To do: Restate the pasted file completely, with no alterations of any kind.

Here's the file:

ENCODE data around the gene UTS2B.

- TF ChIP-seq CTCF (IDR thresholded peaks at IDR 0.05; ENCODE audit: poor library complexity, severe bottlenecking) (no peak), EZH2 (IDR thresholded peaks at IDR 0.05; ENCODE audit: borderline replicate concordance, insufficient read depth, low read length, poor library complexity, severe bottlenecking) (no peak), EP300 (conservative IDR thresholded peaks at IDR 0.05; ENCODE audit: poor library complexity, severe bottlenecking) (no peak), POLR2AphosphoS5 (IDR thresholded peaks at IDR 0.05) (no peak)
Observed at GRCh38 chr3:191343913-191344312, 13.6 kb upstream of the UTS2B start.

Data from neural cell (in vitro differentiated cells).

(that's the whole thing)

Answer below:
ENCODE data around the gene UTS2B.

- TF ChIP-seq CTCF (IDR thresholded peaks at IDR 0.05; ENCODE audit: poor library complexity, severe bottlenecking) (no peak), EZH2 (IDR thresholded peaks at IDR 0.05; ENCODE audit: borderline replicate concordance, insufficient read depth, low read length, poor library complexity, severe bottlenecking) (no peak), EP300 (conservative IDR thresholded peaks at IDR 0.05; ENCODE audit: poor library complexity, severe bottlenecking) (no peak), POLR2AphosphoS5 (IDR thresholded peaks at IDR 0.05) (no peak)
Observed at GRCh38 chr3:191343913-191344312, 13.6 kb upstream of the UTS2B start.

Data from neural cell (in vitro differentiated cells).